Veterinarians, ranchers and farmers say they are struggling with the effects of the surging demand for ivermectin, a deworming drug.

By Erin Woo

Emerson Animal Hospital was down to its last 10 milliliters of ivermectin.

For months, the veterinary center in West Point, Miss., had watched its supplies of the drug dwindle. Dr. Karen Emerson, the veterinarian who owns the hospital, started the year with one 500-milliliter bottle of ivermectin, which she uses to kill parasites in dogs, chickens and other patients. But as the bottle emptied and her staff tried to find more, they were able to obtain only a 50-milliliter vial. Everyone else told them: None available.

So Dr. Emerson began rationing the medicine to give to snakes and other exotic animals for which she had no other deworming treatment. She told dog owners to pay for a more available replacement drug that can cost seven times as much.

Dr. Emerson was surprised by ivermectin’s scarcity because it had always been plentiful. But she put two and two together after people started streaming into her clinic to ask about using the drug to treat Covid-19.

“I really think that’s why we have a shortage, because so many people are using it,” she said.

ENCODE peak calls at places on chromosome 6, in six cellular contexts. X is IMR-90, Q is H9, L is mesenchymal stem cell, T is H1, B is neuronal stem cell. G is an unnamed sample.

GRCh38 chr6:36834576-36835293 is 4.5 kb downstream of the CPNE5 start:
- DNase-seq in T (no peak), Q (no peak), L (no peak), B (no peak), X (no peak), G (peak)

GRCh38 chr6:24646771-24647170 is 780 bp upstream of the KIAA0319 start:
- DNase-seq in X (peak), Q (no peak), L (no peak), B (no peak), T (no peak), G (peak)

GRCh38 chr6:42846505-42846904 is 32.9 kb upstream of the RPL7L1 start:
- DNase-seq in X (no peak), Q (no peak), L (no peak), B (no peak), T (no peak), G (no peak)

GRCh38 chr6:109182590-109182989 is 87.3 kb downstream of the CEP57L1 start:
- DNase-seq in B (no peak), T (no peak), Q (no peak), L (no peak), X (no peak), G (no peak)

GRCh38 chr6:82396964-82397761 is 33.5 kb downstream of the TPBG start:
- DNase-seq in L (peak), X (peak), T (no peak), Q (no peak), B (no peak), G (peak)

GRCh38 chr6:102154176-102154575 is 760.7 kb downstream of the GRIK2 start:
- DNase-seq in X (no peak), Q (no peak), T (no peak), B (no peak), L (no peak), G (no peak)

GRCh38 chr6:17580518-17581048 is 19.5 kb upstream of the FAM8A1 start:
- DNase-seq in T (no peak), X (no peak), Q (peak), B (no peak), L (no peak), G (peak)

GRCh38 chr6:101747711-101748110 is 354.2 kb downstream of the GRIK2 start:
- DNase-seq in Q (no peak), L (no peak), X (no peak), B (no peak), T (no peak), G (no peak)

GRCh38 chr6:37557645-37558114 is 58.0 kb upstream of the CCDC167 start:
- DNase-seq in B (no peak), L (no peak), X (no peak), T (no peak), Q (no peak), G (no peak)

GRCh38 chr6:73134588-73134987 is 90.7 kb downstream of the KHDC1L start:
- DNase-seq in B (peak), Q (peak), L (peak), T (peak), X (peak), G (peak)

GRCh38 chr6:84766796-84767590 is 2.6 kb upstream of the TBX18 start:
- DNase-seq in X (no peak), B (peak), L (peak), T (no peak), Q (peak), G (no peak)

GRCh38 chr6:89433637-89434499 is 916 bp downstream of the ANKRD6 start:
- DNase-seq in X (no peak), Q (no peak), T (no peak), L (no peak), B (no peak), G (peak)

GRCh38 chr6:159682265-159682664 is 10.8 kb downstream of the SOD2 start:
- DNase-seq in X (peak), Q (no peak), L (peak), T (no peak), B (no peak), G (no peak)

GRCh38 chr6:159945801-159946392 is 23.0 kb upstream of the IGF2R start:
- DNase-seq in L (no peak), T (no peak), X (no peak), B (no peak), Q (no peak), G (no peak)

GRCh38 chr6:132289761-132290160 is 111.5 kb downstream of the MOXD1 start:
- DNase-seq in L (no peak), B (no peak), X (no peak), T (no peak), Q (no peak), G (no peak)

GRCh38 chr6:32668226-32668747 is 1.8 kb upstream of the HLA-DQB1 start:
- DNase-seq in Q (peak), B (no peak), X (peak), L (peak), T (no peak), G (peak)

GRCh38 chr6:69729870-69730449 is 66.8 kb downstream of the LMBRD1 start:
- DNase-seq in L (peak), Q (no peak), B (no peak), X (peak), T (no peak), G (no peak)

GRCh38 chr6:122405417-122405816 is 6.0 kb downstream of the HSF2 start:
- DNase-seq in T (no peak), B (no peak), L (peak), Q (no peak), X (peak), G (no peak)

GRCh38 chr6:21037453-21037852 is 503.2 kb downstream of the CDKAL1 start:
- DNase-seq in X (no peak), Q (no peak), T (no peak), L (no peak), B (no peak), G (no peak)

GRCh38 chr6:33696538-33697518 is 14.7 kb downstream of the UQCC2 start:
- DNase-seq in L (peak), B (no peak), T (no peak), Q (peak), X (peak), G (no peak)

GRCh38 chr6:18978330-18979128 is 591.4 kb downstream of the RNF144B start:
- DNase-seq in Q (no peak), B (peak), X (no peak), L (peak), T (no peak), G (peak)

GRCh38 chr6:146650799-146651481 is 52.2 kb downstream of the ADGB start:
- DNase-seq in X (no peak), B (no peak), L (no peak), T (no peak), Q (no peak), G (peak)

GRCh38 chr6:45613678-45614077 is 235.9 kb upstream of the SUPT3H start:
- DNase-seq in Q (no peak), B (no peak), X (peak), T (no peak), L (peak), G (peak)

For more than a year, misinformation that ivermectin is effective at treating or preventing the coronavirus has run rampant across social media, podcasts and talk radio. Even as the Food and Drug Administration has said the drug is not approved to cure Covid and has warned people against taking it, media personalities who have cast doubt on coronavirus vaccines, such as the podcaster Joe Rogan, have promoted ivermectin for that very purpose.

The inaccuracies have led to some people overdosing on certain formulations of the drug, which has then stretched doctors and hospitals. But at the very tail end of the misinformation trail are people, like Dr. Emerson, who regularly use the medicine for the animal treatments that it was approved for.

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